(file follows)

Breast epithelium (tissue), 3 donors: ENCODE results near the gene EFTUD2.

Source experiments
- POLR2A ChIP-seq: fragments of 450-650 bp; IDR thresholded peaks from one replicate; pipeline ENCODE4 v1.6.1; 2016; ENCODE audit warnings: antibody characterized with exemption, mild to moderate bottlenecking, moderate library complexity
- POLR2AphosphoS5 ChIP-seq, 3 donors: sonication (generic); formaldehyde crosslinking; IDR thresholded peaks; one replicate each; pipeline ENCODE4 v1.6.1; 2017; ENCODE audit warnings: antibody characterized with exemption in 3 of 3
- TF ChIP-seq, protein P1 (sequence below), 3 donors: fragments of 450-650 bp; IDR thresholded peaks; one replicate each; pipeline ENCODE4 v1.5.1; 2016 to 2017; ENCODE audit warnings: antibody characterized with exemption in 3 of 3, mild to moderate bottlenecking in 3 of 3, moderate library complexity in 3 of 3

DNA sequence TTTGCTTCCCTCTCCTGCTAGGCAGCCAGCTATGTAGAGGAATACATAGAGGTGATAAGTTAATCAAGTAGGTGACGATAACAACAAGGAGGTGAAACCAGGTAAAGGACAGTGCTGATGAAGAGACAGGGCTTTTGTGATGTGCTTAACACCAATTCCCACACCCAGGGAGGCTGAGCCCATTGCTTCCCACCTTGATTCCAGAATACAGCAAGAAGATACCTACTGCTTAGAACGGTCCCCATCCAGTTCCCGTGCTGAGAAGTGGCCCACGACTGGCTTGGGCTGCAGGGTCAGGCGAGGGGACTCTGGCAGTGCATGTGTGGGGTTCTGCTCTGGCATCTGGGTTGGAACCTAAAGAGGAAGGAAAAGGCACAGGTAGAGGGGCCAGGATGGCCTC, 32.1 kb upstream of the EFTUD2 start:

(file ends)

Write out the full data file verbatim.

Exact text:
Breast epithelium (tissue), 3 donors: ENCODE results near the gene EFTUD2.

Source experiments
- POLR2A ChIP-seq: fragments of 450-650 bp; IDR thresholded peaks from one replicate; pipeline ENCODE4 v1.6.1; 2016; ENCODE audit warnings: antibody characterized with exemption, mild to moderate bottlenecking, moderate library complexity
- POLR2AphosphoS5 ChIP-seq, 3 donors: sonication (generic); formaldehyde crosslinking; IDR thresholded peaks; one replicate each; pipeline ENCODE4 v1.6.1; 2017; ENCODE audit warnings: antibody characterized with exemption in 3 of 3
- TF ChIP-seq, protein P1 (sequence below), 3 donors: fragments of 450-650 bp; IDR thresholded peaks; one replicate each; pipeline ENCODE4 v1.5.1; 2016 to 2017; ENCODE audit warnings: antibody characterized with exemption in 3 of 3, mild to moderate bottlenecking in 3 of 3, moderate library complexity in 3 of 3

DNA sequence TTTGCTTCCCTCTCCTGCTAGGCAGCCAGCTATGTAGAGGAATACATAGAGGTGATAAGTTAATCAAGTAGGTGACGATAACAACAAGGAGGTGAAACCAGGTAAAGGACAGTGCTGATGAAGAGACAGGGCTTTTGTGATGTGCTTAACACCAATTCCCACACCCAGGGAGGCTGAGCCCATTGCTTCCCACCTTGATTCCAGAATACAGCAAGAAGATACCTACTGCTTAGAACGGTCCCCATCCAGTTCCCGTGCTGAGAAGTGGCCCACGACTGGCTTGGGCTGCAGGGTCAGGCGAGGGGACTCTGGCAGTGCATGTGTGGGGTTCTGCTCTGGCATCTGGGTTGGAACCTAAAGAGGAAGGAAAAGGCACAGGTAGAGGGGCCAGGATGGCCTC, 32.1 kb upstream of the EFTUD2 start: